While most teams used the day after back-to-back games or one of two straight off days as a break from the practice floor, invariably players would turn those days into a beehive of activity at the Berto Center. Beyond just coming in for treatment, they'd get shots up. They'd watch film. They'd look for ways to improve.
There may not have been an organized practice or media commitments on those days. But that's about the only thing different.
Why is this important now? When you try to cram 66 games into four months, practice time will be a casualty. One educated estimate has the number of practices for the entire season in the low 20s.
Thus, serious teams, those with continuity and commitment, could thrive.
"We have guys who won't shortcut anything," Luol Deng said. "That will be an advantage for us. Every game is going to matter. We've got guys who really pay attention. Whether we're practicing or just watching film, guys come in and get their work in.
"We're not happy with what happened last year. We won 62 games but we feel we can go further and do better. We all believe that and we're committed to do what we have to do."
Mental and physical breaks are needed in any sport. And the coaching staff will make sure players get them. But in a max-out season like what's coming, how free time is spent could go a long way.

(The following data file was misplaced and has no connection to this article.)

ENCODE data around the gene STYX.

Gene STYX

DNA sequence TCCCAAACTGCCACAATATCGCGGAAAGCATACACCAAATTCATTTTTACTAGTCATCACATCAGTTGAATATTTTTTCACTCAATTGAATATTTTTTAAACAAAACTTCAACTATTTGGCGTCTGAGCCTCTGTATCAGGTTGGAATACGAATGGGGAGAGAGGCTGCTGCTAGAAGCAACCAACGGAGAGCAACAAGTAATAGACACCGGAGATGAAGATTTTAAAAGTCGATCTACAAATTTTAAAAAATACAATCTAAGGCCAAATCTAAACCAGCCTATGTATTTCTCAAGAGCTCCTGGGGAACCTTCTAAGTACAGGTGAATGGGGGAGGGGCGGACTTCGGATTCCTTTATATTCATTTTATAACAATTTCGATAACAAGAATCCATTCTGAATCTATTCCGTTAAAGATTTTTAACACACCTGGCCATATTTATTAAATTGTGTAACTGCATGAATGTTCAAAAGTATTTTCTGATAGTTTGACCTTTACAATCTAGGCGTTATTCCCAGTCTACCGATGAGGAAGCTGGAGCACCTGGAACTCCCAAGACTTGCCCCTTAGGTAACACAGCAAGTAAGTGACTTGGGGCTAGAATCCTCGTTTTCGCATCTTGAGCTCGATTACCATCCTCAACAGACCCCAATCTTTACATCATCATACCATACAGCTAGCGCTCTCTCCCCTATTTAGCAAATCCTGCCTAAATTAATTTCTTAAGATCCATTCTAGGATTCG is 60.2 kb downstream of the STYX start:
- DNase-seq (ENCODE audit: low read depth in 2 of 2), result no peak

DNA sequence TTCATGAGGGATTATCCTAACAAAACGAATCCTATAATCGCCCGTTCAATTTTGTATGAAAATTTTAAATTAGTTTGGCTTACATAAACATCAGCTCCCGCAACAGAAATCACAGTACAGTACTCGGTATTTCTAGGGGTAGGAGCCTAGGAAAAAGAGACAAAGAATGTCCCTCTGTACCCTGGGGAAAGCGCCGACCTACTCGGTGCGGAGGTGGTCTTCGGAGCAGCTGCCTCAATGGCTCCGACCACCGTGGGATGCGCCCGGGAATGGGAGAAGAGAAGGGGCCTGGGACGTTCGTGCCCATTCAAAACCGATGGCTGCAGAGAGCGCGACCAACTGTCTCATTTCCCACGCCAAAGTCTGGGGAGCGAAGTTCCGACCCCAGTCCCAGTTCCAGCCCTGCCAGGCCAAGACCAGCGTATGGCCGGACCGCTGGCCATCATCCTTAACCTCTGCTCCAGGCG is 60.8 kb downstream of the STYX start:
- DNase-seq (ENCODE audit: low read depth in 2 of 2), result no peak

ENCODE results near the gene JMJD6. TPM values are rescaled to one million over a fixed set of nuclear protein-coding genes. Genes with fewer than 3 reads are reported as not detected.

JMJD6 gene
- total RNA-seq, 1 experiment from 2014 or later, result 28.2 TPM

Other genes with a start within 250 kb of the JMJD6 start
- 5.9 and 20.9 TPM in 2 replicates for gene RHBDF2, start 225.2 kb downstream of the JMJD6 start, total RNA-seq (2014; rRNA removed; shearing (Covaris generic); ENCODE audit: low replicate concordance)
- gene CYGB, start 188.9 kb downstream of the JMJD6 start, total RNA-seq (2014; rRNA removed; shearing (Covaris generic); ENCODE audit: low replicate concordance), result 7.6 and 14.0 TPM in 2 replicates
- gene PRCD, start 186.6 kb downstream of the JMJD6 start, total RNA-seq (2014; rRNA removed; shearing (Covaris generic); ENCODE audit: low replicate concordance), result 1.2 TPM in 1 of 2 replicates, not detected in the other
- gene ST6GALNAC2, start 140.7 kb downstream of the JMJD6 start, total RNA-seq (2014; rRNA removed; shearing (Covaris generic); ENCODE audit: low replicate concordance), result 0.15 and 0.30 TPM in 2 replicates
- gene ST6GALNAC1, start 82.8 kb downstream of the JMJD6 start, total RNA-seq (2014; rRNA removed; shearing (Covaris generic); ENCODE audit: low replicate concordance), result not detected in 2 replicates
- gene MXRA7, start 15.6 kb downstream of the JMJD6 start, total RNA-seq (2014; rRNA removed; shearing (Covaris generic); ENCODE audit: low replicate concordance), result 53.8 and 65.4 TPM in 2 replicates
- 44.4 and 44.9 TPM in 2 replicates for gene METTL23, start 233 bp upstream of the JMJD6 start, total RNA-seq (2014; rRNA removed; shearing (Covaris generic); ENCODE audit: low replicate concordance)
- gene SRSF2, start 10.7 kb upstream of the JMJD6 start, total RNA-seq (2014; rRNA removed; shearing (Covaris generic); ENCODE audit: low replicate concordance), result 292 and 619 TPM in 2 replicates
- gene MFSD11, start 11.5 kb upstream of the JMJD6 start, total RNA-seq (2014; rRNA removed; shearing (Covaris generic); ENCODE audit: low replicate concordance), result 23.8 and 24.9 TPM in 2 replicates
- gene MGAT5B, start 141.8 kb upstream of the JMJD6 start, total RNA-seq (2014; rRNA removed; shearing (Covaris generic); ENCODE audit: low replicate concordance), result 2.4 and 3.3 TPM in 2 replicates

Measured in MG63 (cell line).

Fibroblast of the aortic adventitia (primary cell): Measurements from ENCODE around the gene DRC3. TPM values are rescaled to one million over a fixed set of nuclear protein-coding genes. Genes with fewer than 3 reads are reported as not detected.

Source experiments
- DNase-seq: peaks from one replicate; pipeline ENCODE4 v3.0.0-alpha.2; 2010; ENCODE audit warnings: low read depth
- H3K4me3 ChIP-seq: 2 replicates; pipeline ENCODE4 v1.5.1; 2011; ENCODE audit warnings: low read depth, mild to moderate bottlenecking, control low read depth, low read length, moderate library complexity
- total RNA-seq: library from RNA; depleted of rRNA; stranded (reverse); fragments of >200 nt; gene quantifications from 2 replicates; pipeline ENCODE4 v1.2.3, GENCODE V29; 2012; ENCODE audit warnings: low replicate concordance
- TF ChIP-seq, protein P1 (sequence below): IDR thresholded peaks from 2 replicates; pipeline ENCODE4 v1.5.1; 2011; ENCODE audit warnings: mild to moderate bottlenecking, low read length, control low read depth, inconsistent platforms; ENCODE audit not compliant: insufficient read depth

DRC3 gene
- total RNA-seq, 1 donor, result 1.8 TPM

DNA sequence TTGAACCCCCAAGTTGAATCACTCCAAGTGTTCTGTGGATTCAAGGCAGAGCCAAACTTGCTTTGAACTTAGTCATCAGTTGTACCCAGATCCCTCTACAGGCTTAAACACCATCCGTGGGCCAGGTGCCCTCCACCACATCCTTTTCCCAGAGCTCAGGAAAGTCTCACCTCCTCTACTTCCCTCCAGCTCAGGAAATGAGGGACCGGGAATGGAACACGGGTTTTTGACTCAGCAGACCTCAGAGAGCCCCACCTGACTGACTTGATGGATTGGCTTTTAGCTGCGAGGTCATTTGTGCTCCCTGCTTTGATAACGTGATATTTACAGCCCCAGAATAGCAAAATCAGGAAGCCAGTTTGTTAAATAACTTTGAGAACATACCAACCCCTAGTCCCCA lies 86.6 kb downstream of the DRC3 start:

"We'll maximize our time in our shootarounds and our film sessions and meetings," coach Tom Thibodeau said. "As the season goes along and there's an opportunity to get some good quality practices in, we'll take advantage of that.
"Each day, you're striving for improvement. You're trying to build the right habits so you're playing your best at the end. That's why your practices won't be as long. But you still have to get the work done."
The focus, for now, is to put in the right amount of preparation for Sunday's season opener against the Lakers in Los Angeles. But there's a back-to-back immediately against the Warriors. Then, two days off — one won't be on the practice floor — and another back-to-back against the Kings and Clippers.
Such is the frenetic pace of what's coming.
"The games are going to come fast and everybody will be in the same boat," Thibodeau said. "(Off days) mean we'll be off from being on the court in terms of practice. But usually when the guys come in on their own, they watch film and get some shots up. We'll continue to do that."
The goal is the same.
"Whether it's 82 or 66, we're going to play hard and try to win," Deng said.